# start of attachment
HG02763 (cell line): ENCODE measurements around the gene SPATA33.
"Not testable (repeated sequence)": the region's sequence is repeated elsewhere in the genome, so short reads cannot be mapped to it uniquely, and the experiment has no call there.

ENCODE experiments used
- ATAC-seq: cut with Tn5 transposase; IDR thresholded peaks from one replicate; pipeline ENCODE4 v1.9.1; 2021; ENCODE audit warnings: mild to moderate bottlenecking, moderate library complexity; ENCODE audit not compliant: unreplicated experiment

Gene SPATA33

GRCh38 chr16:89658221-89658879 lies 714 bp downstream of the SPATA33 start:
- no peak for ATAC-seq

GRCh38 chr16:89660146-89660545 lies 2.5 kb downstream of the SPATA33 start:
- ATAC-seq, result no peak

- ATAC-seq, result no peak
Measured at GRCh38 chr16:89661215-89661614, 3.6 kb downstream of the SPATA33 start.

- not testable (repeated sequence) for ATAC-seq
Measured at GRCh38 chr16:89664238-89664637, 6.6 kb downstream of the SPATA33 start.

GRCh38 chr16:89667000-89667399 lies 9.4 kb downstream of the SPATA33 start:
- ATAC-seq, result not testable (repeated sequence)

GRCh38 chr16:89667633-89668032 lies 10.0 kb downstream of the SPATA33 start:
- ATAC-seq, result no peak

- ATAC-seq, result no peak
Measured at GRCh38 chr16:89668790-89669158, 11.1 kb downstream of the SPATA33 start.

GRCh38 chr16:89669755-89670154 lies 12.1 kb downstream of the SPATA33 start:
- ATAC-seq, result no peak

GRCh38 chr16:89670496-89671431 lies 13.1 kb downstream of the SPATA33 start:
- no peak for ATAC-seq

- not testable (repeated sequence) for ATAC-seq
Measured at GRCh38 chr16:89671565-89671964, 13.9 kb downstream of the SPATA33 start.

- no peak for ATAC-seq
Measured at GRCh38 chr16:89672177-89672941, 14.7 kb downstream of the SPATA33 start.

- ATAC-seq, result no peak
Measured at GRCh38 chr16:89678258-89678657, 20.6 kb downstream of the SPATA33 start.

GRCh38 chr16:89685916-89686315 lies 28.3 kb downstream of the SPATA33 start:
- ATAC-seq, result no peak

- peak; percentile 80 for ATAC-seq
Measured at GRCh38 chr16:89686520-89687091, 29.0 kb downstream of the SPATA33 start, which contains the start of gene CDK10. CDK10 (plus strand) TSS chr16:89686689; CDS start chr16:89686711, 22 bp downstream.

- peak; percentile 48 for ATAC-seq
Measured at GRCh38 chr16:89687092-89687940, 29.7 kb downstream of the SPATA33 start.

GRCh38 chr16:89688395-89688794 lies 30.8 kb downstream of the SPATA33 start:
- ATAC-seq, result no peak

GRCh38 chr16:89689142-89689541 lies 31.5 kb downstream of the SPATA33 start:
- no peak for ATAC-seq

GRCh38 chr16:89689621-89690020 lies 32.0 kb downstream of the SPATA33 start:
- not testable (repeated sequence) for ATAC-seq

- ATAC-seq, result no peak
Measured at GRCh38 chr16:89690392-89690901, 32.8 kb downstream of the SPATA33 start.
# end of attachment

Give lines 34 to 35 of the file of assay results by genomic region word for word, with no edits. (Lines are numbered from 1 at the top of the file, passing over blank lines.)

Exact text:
- peak; percentile 48 for ATAC-seq
Measured at GRCh38 chr16:89687092-89687940, 29.7 kb downstream of the SPATA33 start.